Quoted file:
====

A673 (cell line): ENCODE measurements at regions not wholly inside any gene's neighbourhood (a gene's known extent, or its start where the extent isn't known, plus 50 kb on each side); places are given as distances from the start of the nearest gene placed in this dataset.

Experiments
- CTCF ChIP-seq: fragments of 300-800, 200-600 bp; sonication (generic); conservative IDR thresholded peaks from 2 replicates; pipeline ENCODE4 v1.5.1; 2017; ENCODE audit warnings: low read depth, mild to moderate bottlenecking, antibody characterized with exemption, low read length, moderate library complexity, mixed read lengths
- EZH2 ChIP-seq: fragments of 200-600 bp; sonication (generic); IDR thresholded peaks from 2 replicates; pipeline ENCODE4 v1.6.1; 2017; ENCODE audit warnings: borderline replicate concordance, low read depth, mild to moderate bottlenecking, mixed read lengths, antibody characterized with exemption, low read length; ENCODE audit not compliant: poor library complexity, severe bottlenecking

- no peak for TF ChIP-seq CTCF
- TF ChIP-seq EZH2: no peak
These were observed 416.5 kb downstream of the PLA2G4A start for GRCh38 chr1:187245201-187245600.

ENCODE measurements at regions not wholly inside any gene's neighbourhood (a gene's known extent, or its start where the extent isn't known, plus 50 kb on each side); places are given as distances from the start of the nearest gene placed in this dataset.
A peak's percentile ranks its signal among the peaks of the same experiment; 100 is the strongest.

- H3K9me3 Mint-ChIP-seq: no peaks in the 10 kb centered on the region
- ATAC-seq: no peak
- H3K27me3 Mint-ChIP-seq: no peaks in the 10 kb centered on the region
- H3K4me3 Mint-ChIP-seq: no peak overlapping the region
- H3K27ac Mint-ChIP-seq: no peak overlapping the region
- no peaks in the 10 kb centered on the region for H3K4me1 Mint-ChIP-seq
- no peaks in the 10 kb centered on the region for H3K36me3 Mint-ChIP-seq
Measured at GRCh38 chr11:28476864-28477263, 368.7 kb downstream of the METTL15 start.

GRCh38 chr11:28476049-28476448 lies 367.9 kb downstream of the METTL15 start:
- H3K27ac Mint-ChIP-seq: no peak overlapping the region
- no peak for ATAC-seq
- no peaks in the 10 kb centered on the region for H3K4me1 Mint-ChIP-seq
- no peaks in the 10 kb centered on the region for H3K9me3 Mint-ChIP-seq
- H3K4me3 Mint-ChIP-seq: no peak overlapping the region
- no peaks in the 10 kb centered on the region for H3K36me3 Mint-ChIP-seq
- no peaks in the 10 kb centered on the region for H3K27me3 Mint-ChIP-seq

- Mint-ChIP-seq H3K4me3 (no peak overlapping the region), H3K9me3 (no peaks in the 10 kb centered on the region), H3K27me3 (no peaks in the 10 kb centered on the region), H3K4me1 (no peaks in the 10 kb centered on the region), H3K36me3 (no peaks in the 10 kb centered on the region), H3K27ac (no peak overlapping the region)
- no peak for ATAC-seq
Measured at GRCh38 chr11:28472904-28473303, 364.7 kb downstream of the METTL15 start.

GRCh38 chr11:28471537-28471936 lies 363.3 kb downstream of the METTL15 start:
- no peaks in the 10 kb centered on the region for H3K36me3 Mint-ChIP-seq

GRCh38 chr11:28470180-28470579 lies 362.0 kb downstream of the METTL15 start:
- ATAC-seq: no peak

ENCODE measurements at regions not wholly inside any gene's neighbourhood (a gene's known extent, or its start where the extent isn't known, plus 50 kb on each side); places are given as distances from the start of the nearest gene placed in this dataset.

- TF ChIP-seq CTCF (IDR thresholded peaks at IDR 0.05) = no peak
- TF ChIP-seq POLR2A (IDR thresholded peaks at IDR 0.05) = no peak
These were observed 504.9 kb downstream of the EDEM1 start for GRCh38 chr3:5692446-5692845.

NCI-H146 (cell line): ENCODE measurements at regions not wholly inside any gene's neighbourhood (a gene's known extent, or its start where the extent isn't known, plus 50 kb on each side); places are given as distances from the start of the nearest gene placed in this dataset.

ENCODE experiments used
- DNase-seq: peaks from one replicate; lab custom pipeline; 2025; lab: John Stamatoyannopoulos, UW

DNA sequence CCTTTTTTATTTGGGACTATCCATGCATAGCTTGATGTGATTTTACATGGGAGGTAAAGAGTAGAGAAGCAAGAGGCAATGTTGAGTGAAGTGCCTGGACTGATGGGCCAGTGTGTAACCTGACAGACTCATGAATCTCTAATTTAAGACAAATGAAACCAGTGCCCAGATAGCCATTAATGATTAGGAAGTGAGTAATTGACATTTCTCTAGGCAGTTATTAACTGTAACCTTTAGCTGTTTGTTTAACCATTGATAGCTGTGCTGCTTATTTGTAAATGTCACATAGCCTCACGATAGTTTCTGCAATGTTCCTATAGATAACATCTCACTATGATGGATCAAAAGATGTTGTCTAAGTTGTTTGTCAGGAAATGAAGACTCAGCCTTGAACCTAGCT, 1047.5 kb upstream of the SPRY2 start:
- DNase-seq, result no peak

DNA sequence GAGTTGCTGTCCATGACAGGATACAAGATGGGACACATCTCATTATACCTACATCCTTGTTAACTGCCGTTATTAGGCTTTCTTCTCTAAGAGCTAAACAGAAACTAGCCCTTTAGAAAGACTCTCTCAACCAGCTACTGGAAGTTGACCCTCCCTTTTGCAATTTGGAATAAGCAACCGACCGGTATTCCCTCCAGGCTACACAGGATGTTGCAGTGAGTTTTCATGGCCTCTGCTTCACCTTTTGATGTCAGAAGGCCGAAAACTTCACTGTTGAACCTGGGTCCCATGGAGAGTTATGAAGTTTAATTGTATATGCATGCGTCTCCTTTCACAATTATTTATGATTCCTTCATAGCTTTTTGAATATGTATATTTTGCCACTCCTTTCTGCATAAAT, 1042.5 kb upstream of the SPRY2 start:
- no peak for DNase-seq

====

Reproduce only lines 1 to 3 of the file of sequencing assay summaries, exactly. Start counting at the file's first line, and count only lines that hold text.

A673 (cell line): ENCODE measurements at regions not wholly inside any gene's neighbourhood (a gene's known extent, or its start where the extent isn't known, plus 50 kb on each side); places are given as distances from the start of the nearest gene placed in this dataset.

Experiments
- CTCF ChIP-seq: fragments of 300-800, 200-600 bp; sonication (generic); conservative IDR thresholded peaks from 2 replicates; pipeline ENCODE4 v1.5.1; 2017; ENCODE audit warnings: low read depth, mild to moderate bottlenecking, antibody characterized with exemption, low read length, moderate library complexity, mixed read lengths